Joe’s First Computer Encounter

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(Joe reads the text on IE and clicks on “Suggested Sites”)

Me: “Why did you click on that?”

Joe: “I don’t really know what to do, so I thought this would suggest something to me.”

Finding adults who’ve got basically no computer experience whatsoever is getting increasingly rare (and already was very uncommon back in 2011 when this was written), and so I can see why Jennifer Morrow, when presented with the serendipitous opportunity to perform some user testing with one, made the very most of the occasion.

As well as being a heart-warming story, this post’s a good reminder that we shouldn’t make assumptions about the level of expertise of our users.

Why You Only Need to Test with 5 Users

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Some people think that usability is very costly and complex and that user tests should be reserved for the rare web design project with a huge budget and a lavish time schedule. Not true. Elaborate usability tests are a waste of resources. The best results come from testing no more than 5 users and running as many small tests as you can afford.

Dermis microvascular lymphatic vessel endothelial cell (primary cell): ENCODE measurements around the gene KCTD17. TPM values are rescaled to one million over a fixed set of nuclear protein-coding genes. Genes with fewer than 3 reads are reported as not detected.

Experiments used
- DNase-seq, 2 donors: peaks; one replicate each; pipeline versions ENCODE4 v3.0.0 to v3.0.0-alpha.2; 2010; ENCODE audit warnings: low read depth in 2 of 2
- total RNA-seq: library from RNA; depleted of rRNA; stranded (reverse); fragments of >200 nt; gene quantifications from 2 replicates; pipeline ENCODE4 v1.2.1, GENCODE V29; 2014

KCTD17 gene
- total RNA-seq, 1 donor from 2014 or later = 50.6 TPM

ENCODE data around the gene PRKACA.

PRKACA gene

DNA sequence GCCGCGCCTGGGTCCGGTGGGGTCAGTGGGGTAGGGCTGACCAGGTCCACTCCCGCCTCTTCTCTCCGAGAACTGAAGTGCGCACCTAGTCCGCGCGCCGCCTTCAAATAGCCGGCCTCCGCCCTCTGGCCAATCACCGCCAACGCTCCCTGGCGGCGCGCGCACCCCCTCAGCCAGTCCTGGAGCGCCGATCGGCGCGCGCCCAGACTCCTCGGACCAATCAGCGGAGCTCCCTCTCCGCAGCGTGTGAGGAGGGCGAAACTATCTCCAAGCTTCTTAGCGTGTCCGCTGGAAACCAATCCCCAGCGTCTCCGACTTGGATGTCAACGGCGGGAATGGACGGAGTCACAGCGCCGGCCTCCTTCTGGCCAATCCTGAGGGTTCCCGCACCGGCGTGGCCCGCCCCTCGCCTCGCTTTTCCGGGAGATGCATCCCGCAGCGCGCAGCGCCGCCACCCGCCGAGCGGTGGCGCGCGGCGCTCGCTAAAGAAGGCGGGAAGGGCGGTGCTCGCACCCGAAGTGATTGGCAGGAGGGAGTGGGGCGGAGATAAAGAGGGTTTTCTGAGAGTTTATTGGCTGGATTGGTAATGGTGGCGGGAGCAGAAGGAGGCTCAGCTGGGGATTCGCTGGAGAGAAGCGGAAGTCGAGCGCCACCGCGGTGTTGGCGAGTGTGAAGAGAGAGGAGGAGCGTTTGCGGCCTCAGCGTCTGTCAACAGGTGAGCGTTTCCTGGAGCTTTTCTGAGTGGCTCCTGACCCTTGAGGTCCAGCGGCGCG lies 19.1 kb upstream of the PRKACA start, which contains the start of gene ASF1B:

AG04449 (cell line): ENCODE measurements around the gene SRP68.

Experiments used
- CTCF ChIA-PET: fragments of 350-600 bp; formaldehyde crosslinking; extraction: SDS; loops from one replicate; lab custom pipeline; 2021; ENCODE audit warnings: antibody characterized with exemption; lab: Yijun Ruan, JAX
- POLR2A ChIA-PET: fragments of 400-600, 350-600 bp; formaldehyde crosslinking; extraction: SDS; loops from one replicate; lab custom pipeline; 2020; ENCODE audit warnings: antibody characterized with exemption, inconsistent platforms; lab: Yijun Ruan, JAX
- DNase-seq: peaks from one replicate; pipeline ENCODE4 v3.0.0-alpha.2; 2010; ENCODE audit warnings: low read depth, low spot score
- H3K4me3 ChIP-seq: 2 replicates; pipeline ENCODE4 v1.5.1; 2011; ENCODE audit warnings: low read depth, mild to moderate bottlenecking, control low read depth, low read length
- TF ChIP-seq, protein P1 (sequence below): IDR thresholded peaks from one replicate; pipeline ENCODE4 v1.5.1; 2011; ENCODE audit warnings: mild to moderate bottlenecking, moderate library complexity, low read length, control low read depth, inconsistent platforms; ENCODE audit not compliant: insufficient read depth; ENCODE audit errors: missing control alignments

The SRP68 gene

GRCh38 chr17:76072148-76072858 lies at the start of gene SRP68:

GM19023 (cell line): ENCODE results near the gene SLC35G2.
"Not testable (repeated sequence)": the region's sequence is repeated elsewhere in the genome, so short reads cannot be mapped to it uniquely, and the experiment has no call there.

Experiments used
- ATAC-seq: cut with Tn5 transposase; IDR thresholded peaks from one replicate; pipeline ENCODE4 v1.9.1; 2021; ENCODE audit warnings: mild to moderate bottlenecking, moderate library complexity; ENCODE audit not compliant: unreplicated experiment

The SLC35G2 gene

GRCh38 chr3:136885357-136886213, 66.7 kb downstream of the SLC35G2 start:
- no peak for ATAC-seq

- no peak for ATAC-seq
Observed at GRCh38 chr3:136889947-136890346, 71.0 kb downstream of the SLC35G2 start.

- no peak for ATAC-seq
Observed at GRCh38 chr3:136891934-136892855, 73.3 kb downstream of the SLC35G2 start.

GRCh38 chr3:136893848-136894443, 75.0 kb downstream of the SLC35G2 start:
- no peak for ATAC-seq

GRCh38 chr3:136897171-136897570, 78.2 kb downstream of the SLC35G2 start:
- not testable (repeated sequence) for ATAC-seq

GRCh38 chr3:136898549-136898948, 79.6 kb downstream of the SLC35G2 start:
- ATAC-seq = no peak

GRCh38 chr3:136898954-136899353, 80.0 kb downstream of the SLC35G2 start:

In earlier research, Tom Landauer and I showed that the number of usability problems found in a usability test with n users is:

N (1-(1- L ) n )

where N is the total number of usability problems in the design and L is the proportion of usability problems discovered while testing a single user. The typical value of L is 31%, averaged across a large number of projects we studied. Plotting the curve for L =31% gives the following result…

Diminishing returns for usability testing, as more and more users are tested. The curve bends around 5 users, which is the recommended number of test participants.